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E.g., 03/04/2024
Unblocking the U.S. Immigration System: Executive Actions to Facilitate the Migration of Needed Workers
Policy Briefs
February 2023

Unblocking the U.S. Immigration System: Executive Actions to Facilitate the Migration of Needed Workers

With the U.S. unemployment rate hitting a 54-year low in January 2023 and more than 10 million job vacancies recorded monthly since mid-2021, the economy is hungry for workers. Yet longstanding bureaucratic inefficiencies in the legal immigration system and case backlogs that worsened dramatically during the COVID-19 pandemic are preventing individuals eligible for immigration to the United States from filling some of the vacancies. They also are hampering conditions for temporary workers already in the country, some of whom are struggling to renew their status and work authorization. While legislative action is ultimately the solution to better align a legal immigration system that was last updated in 1990 with current and future U.S. economic imperatives, Congress appears highly unlikely to do so at present.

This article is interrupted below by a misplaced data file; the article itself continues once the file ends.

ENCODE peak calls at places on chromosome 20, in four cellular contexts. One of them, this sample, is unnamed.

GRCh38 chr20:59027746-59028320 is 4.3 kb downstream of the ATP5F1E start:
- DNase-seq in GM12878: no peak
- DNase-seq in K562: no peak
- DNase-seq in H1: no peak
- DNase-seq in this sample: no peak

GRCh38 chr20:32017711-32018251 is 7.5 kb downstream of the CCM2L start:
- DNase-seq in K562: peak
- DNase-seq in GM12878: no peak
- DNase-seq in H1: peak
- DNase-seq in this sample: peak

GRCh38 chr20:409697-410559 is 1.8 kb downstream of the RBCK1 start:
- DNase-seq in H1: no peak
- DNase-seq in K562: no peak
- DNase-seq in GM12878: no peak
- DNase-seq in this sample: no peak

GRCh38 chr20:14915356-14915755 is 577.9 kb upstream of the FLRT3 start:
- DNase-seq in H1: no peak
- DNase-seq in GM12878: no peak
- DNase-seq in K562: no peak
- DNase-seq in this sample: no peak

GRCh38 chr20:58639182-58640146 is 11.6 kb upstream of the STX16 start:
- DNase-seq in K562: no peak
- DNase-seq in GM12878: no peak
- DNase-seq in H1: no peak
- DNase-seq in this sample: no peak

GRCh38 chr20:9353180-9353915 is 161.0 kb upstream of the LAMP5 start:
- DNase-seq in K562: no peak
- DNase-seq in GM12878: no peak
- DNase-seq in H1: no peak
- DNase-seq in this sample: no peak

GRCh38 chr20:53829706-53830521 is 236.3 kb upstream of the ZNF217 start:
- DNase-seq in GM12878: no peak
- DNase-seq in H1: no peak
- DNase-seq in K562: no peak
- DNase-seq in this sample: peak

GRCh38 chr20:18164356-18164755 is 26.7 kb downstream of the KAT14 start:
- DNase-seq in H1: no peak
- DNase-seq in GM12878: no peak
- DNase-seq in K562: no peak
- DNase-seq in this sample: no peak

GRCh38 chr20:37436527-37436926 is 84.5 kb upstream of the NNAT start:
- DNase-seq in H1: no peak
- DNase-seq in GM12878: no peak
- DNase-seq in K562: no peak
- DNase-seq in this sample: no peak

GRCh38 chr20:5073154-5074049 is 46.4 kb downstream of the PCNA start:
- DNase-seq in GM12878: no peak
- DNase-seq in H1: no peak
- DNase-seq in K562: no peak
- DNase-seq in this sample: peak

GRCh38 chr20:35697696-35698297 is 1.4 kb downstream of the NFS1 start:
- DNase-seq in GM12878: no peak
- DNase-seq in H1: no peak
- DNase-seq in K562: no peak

This policy brief outlines a range of actions the executive branch could take under current law to facilitate the migration of needed workers, retain immigrants already in the U.S. workforce, and ease challenges experienced by U.S. employers and their foreign-born workers. Many are proposals for small-bore changes to improve the efficiency of caseload processing at U.S. Citizenship and Immigration Services and the State Department.

The brief is the first in a series of policy analyses and blueprints being generated under MPI’s Global Skills and Talent Initiative, which is exploring the role that immigration can play in addressing current and future workforce needs in rapidly evolving labor markets.

Table of Contents 

1  Introduction

2  Efficiency Improvements at USCIS

3  Helping Work-Authorized Immigrants Remain Able to Work

4  Helping U.S.-Based Migrants Maintain their Legal Status

5  Ensuring Smooth Consular Processing

6  More and Better Communication

7  Broadening Pathways to the U.S. Labor Force

8  Conclusion